Have you ever wondered how big a musical instrument can get? There are some pretty small ones that fit in
10. Big Carl The Tuba
The largest tuba in the world has a name- Big Carl. It has belonged to a New York music store since 1900. It is believed to weigh about three times more than a normal orchestra tuba and it takes two people to play it. It stands well over 10 feet tall!
9. Korean Drum
In July 2011, artists in South Korea built a gigantic drum that is over 18 feet tall and over 15 feet in diameter. It is built with pine wood and the hides of 40 cows. That’s a lot of wood and leather! It is now recognized by the Guinness Book of World Records as the largest drum in the world, being far bigger than several large bass drums owned by American universities that had previously held the title.
8. Hyperbass Flute
This flute produces sounds as low as a flute can get, hence the name “hyperbass”. It is built from PVC pipe and wood and its tubing is over 45 feet long! Italian musician Roberto Fabbriciani is one of only a few musicians who can play the huge instrument.
7. Giant Violin
Officially entered into the Guinness Book of World Records in 2012, the largest violin in the world is over 12 feet tall and the bow is over 15 feet long! It was built by 15 violin makers in the town of Markneukirchen, Germany. It is usually played by 3 people- one holding the violin and doing the fingering on the strings, and two operating the bow. Composer Stephan Konig has composed a rhapsody piece especially for the giant violin and an accompanying orchestra.
6. Earth Harp
The earth harp is another amazing string instrument. Its many strings are 1,000 feet in length. It was first installed in the resonating chamber mounted on one side of a valley and the other side stretches out to 1,000 feet away! It is played using resin on cotton gloves. The harpist’s hands run along the strings, creating beautiful tones that resemble those of a cello. Rubbing the strings creates a compression wave that sounds beautiful. The Earth Harp is one of only a few instruments that make use of our earth itself to produce marvelous sound.
5. The Wanamaker Organ
This huge instrument is housed inside a Philadelphia Macy’s store. It is 7 stories tall, and is bigger than some people’s houses! It contains 26,677 pipes, baffles, bellows, and wires. A large wooden staircase is behind the instrument, allowing it to be accessed for caretaking. It was built in 1904 and cost $105,000. In 1904, that was an unbelievable amount of money, and the builder actually went bankrupt before finishing.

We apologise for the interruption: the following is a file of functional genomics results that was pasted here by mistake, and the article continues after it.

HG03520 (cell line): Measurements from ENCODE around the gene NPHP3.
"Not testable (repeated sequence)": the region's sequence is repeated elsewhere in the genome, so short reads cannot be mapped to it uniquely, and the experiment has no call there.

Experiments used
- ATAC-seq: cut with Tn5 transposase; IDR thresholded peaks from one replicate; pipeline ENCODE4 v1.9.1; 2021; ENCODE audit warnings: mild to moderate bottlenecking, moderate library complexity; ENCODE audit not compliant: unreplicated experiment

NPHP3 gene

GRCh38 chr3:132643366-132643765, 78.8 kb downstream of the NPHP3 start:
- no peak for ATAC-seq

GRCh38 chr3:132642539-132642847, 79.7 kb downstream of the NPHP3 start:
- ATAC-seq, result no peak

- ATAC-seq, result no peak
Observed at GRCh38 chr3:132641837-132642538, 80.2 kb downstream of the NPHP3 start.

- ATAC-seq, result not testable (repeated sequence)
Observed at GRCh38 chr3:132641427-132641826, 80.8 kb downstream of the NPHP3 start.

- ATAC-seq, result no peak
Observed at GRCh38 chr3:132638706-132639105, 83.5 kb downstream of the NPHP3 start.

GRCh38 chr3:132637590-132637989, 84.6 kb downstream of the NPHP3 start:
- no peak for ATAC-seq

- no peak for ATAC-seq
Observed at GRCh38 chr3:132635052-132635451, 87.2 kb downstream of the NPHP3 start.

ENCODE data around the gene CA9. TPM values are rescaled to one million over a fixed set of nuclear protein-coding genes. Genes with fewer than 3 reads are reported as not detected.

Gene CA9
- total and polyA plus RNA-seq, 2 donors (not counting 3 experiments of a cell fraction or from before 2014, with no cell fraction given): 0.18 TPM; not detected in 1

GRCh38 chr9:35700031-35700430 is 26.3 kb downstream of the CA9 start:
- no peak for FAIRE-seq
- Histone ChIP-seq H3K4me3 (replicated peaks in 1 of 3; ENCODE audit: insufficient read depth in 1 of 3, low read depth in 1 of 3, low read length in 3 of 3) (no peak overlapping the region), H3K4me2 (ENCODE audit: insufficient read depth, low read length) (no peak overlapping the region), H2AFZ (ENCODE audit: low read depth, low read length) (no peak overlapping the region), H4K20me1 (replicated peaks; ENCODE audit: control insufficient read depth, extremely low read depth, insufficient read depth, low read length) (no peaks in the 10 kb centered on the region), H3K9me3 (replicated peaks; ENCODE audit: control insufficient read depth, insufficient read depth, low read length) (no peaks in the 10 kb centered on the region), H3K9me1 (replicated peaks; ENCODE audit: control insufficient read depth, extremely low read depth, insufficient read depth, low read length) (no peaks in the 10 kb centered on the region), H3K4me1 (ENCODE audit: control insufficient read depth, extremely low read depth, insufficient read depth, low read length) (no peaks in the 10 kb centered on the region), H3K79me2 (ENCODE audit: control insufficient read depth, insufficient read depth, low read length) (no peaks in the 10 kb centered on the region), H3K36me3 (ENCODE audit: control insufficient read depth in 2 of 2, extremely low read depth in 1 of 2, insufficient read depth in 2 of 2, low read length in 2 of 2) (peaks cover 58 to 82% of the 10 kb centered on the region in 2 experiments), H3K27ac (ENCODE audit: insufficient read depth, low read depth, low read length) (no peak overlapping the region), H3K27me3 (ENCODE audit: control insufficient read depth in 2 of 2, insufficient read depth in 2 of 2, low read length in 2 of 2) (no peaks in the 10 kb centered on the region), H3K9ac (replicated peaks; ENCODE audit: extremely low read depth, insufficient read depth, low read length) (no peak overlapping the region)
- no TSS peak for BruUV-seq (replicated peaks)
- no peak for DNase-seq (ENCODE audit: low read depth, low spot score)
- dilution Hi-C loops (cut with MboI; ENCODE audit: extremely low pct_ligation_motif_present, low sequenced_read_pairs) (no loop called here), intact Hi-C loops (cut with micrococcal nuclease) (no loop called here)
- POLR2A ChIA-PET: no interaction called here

First heard in France in 1850, the octobass is the largest string instrument in the world. It plays two octaves below the cello and some of its lowest notes are just barely on the threshold of human hearing capabilities. Because of its size, it is normally played by two people. One operates the bow across the strings, and the other does the fingering. There isn’t a huge demand for octobasses in orchestras, but when they are used, it’s an incredible sound.
3. Rev. Mark Temperato’s Drum Set
The largest drum set in the world contains 90 drums, 80 cymbals, and totals over 500 pieces. It belongs to the Reverend Mark Temperato, and he claims that it can be dangerous to play if you’re not careful. Once, when Temperato performed a little too long, he suffered tinnitus (ringing or buzzing in the ears) for two weeks. It takes between 8 and 10 hours to assemble and set up this massive drum set.
2. Carnegie Guitar
One the atrium floor of the Carnegie Science Center in Pittsburgh, PA, lays the world’s largest guitar. It is 43.5 foot-long Gibson Flying V. Children can walk all over it, producing sound. The guitar is fully functional and was built by students of the Academy of Science and Technology in Houston, TX in 2001. Sadly, it would be difficult to play an actual piece of music on this guitar, as it would take many gifted guitarists working together to create a coherent sound.
1. Great Stalactite Organ
By far the biggest musical instrument in the world is the Great Stalactite Organ in the Luray Caverns in Luray, Virginia. It is spread across 3 acres of the caverns, and can be heard throughout the whole 64 acre caves. It was built in the 1950s by Leland Sprinkle. Reports say that he tried over 2,000 stalactites before he found the right sound. The stalactites are struck with a rubber mallet controlled by a keyboard. It produces remarkably clear sound!